Commitments worth $450 million for Loss & Damage fund

COP28 started with a positive note as the member countries agreed to make a Loss and Damage (L&D) fund which was first announced at the conclusion of COP-27 in Sharm El-Sheikh, Egypt, last year. The fund will be based at the World Bank for a period of four years and will be managed by an independent secretariat, commitments worth atleast $450 million have already been made by countries yesterday. As of Thursday, financial commitments have been made by the United Arab Emirates $100 million, Germany $100 million; the United States $17 million, the United Kingdom $50 million, and Japan $10 million as part of the L&D. The European Union also committed to $145 million, over and above the German contribution. The fund is expected to operate in accordance with the principles of the UNFCCC and the Paris Agreement. All developing countries are eligible to apply for and every country has been invited to contribute to the fund.

Guterres urges for phasing out of fossil fuel

UN Secretary General António Guterres said urgent action was needed to keep global temperature rise below 1.5 degrees Celsius and this requires a complete phase-out of fossil fuels, not just reductions or abatements. “Not reduce. Not abate. Phase out.” Secretary-General Guterres urged fossil fuel executives to utilize their record profits to significantly increase their investments in renewable energy, leveraging their resources to lead the transition to a clean energy future.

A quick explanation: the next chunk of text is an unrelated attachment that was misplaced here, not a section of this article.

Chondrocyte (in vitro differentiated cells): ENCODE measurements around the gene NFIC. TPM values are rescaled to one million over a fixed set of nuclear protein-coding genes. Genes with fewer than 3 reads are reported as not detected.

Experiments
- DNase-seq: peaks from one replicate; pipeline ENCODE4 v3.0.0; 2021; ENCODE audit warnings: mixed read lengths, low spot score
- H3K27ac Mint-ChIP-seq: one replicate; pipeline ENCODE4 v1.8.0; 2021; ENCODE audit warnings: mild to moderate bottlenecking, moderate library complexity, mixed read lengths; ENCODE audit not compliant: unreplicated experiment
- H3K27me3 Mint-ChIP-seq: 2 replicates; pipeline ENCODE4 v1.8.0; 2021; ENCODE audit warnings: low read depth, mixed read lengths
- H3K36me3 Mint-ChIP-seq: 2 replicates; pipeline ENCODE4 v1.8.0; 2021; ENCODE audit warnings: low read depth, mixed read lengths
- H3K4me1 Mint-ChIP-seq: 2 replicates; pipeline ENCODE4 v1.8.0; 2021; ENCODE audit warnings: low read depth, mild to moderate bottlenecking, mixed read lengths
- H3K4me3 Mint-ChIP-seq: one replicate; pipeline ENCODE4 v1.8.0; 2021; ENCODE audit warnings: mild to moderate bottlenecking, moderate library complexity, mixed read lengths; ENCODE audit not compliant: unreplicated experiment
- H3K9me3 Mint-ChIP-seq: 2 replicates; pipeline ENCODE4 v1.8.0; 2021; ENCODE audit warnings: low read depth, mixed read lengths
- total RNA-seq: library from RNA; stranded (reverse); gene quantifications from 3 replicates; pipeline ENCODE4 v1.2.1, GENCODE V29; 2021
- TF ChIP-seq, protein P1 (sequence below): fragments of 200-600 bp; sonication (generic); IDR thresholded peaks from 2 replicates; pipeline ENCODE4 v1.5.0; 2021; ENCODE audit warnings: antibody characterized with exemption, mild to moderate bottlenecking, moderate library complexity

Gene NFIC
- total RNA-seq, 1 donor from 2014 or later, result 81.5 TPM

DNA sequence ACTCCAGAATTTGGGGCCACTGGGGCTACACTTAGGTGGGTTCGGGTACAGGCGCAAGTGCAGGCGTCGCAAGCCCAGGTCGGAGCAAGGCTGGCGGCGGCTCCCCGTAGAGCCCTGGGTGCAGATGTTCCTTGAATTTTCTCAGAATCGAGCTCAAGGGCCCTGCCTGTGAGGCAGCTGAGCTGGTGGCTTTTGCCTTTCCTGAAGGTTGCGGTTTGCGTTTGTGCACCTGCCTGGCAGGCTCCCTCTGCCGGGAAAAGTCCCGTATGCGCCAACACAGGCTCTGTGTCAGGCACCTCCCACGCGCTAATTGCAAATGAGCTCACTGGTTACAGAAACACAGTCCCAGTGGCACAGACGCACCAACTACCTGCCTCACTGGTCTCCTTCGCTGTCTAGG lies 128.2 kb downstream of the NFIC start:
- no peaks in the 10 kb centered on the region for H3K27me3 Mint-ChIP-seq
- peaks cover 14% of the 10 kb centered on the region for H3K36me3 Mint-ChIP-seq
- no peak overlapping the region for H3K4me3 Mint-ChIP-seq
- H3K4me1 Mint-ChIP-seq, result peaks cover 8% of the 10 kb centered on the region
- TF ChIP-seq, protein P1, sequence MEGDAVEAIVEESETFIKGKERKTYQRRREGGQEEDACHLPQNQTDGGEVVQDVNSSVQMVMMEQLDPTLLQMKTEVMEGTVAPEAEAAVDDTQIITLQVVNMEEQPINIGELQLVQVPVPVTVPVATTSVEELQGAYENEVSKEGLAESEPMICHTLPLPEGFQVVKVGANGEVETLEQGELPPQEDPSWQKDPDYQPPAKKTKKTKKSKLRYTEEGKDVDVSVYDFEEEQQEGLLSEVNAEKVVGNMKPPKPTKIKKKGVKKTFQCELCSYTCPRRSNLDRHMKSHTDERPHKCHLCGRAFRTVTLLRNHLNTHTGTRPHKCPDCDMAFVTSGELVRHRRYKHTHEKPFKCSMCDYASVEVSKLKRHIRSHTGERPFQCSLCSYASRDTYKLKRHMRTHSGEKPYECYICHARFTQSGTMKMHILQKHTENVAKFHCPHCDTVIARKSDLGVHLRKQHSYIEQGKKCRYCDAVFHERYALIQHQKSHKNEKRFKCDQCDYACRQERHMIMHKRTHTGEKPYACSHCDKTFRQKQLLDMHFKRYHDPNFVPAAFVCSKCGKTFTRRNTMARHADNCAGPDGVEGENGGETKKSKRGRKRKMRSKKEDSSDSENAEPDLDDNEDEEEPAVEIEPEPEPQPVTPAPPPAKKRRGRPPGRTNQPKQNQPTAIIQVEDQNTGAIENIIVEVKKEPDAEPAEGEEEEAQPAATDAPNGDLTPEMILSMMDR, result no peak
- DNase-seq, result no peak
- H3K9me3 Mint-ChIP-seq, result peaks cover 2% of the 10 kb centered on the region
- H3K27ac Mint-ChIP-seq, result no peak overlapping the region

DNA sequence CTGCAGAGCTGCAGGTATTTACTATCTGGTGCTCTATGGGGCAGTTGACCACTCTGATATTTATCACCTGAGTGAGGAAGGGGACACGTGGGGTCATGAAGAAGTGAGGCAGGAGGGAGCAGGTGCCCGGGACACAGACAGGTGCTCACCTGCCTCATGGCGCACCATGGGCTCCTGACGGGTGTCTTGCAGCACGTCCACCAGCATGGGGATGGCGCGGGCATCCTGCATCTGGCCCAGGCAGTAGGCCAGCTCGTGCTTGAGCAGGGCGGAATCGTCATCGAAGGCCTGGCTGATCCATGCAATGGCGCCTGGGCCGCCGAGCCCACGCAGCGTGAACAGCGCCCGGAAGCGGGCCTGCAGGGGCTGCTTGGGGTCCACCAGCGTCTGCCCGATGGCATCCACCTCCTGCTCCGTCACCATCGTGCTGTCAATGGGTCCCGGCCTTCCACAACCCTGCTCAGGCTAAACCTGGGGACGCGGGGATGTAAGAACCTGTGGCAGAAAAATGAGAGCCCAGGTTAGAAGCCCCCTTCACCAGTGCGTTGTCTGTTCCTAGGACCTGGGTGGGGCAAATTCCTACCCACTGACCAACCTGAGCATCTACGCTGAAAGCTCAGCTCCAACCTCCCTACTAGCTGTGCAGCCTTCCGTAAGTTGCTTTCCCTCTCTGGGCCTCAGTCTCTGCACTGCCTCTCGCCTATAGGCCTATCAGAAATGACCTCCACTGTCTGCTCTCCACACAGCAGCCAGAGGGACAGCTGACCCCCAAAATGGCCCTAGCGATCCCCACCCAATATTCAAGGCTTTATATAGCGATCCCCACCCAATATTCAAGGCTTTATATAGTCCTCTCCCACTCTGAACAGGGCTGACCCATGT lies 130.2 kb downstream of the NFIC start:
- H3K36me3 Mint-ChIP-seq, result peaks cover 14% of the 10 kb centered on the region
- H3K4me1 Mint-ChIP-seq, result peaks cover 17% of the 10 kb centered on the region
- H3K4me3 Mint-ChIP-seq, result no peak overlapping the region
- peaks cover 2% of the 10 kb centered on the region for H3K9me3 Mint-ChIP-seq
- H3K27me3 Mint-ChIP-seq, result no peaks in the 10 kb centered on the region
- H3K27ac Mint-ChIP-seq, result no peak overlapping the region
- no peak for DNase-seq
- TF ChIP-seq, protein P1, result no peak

India Pledges to Step Up Renewable Energy Efforts at COP28

India’s Prime Minister, Narendra Modi, pledged to redouble efforts to shift the world’s most populous country away from fossil fuels and accelerate the development of renewable energy. “The entire world is watching us,” he said at the United Nations climate conference in Dubai. “Mother Earth is looking toward us to protect her future. We have to succeed.” India has rapidly built out wind and solar power in recent years, installing over 175 GW of renewable energy capacity. However, India is still building new coal plants and derives the vast majority of its power from fossil fuels. In fact, in 2021, India’s subsidies for fossil fuels were nine times the size of clean energy subsidies.

Climate experts remain skeptical of India’s ability to meet its ambitious renewable energy goals given its continued reliance on fossil fuels. However, Modi’s pledge at COP28 suggests that India may be finally taking the climate crisis seriously. Only time will tell if India can successfully transition to a clean energy future.

Vice President Harris to Take Lead at COP28 in Last-Minute Shift

Vice President Kamala Harris will step up to address the United Nations climate summit in Dubai, United Arab Emirates, this Saturday, filling in for President Biden in a last-minute change of plans.

Harris is expected to highlight the significant climate legislation signed by Biden last year, a $370 billion investment in clean energy development across the United States. Additionally, she will announce new initiatives aimed at tackling rising emissions and supporting countries in building resilience against climate change, according to officials.